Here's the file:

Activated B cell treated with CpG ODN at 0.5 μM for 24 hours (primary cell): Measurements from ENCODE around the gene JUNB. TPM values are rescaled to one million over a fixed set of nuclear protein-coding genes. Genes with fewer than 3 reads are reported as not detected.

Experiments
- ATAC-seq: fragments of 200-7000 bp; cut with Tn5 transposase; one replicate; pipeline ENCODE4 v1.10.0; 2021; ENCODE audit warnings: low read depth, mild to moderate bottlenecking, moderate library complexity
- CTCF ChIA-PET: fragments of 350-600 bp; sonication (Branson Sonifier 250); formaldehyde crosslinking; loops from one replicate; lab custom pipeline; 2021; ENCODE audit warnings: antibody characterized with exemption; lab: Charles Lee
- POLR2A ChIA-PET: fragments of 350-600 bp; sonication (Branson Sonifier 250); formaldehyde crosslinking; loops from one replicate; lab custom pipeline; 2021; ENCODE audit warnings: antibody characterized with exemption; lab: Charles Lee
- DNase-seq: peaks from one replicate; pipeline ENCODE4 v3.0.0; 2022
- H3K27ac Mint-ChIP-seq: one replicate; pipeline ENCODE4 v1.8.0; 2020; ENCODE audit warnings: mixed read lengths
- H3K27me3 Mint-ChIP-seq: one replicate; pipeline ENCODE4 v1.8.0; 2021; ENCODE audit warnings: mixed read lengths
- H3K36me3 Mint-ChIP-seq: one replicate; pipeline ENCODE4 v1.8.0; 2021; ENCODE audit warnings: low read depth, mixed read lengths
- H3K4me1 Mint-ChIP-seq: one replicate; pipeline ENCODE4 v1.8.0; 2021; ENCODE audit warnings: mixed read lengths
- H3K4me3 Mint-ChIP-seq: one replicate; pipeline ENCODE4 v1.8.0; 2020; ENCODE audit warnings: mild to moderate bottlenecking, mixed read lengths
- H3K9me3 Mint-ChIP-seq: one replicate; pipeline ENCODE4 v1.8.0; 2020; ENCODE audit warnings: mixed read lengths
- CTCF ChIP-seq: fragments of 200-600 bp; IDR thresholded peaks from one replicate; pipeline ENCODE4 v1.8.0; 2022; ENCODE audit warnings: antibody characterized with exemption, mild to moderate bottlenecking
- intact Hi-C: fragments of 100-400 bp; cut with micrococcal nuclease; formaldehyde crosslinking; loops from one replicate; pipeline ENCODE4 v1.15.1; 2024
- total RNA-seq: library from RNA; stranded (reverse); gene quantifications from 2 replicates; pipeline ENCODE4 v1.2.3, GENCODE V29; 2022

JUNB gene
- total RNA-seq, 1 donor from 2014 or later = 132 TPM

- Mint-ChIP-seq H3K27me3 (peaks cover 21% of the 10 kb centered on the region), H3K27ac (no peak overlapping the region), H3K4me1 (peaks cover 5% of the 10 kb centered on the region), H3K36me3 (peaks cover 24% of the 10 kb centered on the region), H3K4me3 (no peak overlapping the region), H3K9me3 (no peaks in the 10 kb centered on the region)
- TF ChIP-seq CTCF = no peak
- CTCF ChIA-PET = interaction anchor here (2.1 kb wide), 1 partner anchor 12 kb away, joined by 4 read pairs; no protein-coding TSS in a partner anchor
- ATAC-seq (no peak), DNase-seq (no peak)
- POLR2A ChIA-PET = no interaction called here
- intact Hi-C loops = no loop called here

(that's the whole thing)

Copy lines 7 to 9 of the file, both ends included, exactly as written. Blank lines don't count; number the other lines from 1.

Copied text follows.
- H3K27ac Mint-ChIP-seq: one replicate; pipeline ENCODE4 v1.8.0; 2020; ENCODE audit warnings: mixed read lengths
- H3K27me3 Mint-ChIP-seq: one replicate; pipeline ENCODE4 v1.8.0; 2021; ENCODE audit warnings: mixed read lengths
- H3K36me3 Mint-ChIP-seq: one replicate; pipeline ENCODE4 v1.8.0; 2021; ENCODE audit warnings: low read depth, mixed read lengths